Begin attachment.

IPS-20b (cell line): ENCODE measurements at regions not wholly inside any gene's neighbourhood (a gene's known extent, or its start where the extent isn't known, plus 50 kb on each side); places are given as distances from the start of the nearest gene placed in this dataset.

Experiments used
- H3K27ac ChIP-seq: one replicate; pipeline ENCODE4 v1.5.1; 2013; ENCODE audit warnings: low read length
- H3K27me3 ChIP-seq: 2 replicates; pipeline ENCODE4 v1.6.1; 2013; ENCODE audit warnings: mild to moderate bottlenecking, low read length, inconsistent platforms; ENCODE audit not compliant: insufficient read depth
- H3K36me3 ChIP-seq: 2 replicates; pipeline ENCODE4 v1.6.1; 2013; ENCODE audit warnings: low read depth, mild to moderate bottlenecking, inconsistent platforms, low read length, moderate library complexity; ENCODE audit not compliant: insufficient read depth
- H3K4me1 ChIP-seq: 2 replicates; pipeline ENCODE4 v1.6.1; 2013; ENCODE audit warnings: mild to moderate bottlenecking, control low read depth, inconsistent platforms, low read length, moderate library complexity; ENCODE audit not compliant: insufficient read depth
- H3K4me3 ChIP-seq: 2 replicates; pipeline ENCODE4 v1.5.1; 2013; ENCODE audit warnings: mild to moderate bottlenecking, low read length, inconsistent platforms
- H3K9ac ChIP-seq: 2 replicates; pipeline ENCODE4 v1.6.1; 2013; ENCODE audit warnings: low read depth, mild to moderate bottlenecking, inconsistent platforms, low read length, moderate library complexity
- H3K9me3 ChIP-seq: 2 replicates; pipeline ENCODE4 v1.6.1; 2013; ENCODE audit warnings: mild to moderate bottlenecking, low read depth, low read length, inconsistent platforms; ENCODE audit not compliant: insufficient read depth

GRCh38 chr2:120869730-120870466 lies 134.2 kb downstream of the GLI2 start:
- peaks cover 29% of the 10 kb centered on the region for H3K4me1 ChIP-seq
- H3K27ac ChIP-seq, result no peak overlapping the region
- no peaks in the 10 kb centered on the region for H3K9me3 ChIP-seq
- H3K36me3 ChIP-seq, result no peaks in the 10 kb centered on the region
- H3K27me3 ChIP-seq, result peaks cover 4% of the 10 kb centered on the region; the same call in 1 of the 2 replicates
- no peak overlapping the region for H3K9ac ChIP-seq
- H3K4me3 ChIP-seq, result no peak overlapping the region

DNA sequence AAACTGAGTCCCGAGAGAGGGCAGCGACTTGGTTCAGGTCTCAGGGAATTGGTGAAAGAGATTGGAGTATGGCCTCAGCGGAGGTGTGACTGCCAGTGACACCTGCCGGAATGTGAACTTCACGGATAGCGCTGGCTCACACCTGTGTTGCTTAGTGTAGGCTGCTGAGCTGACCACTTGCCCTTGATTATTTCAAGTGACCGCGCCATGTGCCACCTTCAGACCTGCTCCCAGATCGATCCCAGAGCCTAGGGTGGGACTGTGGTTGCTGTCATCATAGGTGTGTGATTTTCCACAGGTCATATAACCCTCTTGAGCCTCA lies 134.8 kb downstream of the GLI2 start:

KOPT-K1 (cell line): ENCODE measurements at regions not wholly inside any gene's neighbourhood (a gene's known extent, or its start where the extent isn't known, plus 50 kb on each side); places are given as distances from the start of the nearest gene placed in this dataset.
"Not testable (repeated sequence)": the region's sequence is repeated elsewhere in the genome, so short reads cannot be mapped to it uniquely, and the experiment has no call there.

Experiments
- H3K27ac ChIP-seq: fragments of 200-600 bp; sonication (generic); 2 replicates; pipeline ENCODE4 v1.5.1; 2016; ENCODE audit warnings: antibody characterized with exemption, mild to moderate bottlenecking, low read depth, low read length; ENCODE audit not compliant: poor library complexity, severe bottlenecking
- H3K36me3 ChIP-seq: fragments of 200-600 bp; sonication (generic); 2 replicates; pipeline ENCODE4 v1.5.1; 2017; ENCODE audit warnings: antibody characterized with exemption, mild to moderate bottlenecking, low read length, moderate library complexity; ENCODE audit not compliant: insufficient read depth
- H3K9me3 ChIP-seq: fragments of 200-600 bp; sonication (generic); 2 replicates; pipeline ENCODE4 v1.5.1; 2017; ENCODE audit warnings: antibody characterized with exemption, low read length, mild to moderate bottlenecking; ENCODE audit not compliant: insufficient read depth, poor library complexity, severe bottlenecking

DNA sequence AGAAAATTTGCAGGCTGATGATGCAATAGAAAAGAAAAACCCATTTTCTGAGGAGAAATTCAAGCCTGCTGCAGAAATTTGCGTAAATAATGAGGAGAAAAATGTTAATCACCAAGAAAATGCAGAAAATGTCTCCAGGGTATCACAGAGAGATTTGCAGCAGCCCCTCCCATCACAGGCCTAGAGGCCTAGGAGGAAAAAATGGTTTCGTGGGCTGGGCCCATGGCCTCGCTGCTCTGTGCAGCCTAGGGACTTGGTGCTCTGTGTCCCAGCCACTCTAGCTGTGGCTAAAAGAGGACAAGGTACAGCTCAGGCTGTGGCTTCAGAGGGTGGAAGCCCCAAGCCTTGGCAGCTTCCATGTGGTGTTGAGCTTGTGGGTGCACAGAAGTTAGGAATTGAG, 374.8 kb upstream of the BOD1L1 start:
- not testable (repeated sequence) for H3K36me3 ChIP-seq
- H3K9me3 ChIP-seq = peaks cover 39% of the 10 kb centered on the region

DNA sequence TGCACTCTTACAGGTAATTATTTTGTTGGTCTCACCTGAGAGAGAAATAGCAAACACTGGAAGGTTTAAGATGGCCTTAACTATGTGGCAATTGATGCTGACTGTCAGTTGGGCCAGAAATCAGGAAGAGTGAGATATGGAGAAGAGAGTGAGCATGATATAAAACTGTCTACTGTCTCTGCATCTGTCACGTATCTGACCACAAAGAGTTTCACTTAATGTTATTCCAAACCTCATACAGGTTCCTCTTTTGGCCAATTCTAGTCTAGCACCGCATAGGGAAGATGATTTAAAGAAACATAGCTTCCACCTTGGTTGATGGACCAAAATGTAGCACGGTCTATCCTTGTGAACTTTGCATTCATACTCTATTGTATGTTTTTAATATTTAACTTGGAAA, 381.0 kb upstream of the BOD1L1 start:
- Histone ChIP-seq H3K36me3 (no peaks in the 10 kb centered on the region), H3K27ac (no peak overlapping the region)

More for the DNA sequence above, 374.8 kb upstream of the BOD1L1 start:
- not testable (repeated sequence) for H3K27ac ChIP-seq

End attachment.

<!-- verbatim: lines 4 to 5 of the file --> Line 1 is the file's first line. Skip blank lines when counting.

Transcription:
- H3K27me3 ChIP-seq: 2 replicates; pipeline ENCODE4 v1.6.1; 2013; ENCODE audit warnings: mild to moderate bottlenecking, low read length, inconsistent platforms; ENCODE audit not compliant: insufficient read depth
- H3K36me3 ChIP-seq: 2 replicates; pipeline ENCODE4 v1.6.1; 2013; ENCODE audit warnings: low read depth, mild to moderate bottlenecking, inconsistent platforms, low read length, moderate library complexity; ENCODE audit not compliant: insufficient read depth